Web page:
Twinkle Twinkle is great! I played “Row Row Row Your Boat” the other night on stage – and people applauded!
I believe you have to be willing to be bad to be good. In fact we have to be bad to be good. We don’t start out being good at things, especially as adult beginners (er… did I already say that in blog?).
But if you are DOING it badly … then you ARE DOING it. So brava for you! I encourage you to embrace every squeak and sqwonk, and to pull the flute out every day and put it to your lips and blow — even if nothing comes out, because by doing that, you’re taking responsibility for your own voice, your own relationship to music.
And YOU just inspired me to blog more … which always scares me even though I really want to do it. Thank you!!!
Love this article. I’ve played on and off for years! I own an old Wurlitzer and recently purchased a Reese Harp. I love them both. Just a 59 year old string plucking fool! Renée from Maryland.
Great! all music lover, I also started later for harp, now I will retired this July from full day job, but after that just do two hours a day teaching Chinese in fun way, I will have more time to play my harp, piano, cello and ukulele.
Sometimes, it is a piano peice I play on harp just for fun. Its great! I will have more time to play my music, and work less of making a living.
I am a 75 year old beginner and love every moment I am at the harp, even if it is just scales and simple exercises. My wife says she likes that sound too.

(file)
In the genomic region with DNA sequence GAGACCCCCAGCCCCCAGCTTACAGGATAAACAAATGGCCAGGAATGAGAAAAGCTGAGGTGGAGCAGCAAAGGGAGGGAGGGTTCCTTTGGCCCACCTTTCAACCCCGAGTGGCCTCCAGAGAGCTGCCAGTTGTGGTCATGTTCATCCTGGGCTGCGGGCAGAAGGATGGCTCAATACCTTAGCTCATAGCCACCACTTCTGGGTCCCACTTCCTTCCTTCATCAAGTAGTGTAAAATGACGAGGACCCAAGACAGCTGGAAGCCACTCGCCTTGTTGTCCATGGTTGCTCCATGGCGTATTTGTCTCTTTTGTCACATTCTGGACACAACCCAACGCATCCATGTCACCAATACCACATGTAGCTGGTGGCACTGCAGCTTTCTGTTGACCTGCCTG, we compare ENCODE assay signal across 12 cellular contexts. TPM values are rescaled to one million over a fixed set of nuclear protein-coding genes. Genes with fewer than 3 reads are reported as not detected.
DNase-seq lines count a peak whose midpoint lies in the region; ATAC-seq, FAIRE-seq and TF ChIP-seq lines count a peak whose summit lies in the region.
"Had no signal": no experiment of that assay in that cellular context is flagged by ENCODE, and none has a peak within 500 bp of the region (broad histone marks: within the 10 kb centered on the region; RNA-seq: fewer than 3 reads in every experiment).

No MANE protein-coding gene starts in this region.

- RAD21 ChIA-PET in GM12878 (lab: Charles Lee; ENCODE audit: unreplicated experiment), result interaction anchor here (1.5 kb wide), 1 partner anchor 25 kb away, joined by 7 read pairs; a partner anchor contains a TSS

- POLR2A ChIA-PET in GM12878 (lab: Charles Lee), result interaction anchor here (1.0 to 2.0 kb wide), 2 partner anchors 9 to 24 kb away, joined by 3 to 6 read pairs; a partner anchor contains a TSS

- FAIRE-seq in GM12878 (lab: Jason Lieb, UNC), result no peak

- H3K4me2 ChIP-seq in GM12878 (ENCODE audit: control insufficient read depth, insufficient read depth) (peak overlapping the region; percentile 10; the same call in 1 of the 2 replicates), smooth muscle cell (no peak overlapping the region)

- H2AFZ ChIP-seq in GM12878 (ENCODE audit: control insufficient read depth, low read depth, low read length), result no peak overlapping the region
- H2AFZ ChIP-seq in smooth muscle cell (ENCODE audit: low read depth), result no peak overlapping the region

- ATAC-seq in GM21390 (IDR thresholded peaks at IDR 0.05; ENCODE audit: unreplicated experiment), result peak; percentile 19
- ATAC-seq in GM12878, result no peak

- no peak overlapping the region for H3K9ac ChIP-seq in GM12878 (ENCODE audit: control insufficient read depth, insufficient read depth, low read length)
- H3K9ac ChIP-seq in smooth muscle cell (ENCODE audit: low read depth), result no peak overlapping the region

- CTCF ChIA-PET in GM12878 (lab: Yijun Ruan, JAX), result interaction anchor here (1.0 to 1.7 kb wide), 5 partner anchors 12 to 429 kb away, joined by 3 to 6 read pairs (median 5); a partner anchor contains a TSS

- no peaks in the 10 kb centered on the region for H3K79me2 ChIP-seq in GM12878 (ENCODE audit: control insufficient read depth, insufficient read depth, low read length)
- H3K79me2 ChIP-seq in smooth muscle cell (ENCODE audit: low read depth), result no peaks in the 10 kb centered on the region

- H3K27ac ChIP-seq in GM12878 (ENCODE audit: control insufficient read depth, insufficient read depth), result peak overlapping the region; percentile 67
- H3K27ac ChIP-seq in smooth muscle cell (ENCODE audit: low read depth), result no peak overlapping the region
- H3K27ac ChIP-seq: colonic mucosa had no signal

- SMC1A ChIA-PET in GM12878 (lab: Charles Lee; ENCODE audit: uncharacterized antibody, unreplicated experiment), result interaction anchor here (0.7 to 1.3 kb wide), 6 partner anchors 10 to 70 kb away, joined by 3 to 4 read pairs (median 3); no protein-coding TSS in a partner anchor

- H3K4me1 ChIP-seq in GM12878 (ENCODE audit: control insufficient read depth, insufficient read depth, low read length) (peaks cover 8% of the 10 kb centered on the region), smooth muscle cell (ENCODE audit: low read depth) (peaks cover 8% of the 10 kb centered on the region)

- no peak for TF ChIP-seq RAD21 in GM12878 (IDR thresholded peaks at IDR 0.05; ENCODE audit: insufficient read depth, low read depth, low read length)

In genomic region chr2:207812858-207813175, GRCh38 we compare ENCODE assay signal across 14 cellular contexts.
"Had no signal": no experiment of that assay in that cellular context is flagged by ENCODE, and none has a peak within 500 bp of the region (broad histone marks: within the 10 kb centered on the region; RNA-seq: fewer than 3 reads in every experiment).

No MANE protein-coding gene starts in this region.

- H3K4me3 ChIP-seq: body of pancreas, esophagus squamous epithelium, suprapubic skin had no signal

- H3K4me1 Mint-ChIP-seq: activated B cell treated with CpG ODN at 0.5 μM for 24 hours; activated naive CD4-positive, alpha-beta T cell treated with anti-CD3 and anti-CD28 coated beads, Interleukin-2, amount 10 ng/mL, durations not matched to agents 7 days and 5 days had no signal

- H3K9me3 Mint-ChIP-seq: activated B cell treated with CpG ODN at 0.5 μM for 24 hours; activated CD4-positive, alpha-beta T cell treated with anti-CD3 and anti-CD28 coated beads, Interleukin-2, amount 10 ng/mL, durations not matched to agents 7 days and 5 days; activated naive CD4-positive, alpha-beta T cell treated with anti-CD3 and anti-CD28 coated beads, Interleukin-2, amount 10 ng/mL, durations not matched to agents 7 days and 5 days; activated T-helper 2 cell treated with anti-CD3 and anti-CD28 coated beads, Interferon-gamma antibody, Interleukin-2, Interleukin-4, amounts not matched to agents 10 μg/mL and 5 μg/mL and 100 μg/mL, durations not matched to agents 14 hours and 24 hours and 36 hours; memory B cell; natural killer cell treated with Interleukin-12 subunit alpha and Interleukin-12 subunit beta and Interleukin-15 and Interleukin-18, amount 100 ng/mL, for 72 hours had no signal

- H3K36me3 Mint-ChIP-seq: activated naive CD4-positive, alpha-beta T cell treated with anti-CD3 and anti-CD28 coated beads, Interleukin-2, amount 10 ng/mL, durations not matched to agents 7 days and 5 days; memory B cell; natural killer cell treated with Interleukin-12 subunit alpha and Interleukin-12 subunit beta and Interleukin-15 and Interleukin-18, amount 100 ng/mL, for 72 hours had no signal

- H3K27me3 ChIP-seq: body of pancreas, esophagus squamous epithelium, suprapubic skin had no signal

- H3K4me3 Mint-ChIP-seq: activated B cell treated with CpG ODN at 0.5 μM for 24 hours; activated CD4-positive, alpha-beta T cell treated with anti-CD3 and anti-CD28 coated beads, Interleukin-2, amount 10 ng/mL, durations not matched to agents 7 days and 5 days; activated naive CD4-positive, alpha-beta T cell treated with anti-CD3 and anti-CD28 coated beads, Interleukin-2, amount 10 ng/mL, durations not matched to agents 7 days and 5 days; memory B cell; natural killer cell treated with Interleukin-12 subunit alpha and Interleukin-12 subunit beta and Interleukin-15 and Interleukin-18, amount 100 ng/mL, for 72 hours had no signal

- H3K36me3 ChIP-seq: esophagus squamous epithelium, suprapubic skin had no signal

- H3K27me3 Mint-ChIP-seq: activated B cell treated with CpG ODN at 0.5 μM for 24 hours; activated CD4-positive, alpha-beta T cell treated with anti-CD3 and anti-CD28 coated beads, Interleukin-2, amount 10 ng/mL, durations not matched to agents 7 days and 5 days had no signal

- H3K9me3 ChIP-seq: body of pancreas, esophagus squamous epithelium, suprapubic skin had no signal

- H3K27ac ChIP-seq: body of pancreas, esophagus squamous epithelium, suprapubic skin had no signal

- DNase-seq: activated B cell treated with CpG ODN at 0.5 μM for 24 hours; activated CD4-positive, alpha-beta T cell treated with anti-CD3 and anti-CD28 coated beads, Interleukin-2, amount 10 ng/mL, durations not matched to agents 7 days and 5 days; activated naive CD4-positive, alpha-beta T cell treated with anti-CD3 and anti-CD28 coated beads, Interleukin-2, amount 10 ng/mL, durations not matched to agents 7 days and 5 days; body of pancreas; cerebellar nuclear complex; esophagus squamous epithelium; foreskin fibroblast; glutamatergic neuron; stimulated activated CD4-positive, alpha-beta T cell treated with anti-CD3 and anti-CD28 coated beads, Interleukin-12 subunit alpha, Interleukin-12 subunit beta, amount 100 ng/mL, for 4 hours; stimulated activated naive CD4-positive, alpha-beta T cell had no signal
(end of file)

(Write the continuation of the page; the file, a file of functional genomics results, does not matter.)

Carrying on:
See you on the 25th in Richmond at the Byrd Theater.
Wild to see that whole room full of harps with the really big ones across the back. They sort of become architecture. Imagine a city made in the shape of a large harp with an escalator running up the sound board to take everyone home and each string flowing water or light. Cool thought.
Deborah, this is wonderful. Beginnings can be intimidating at any age, but they are also very powerful. Adult beginners on any instrument open up new possibilities of expression and enjoyment. I believe it is important for us to find beginnings of all sorts throughout life, play the role of the discovering child, and enrich ourselves at all stages of existence.
Wow! Beautifully said, Steve. What you said makes me want to go find a new beginning. Right this minute. Starting now! Thank you!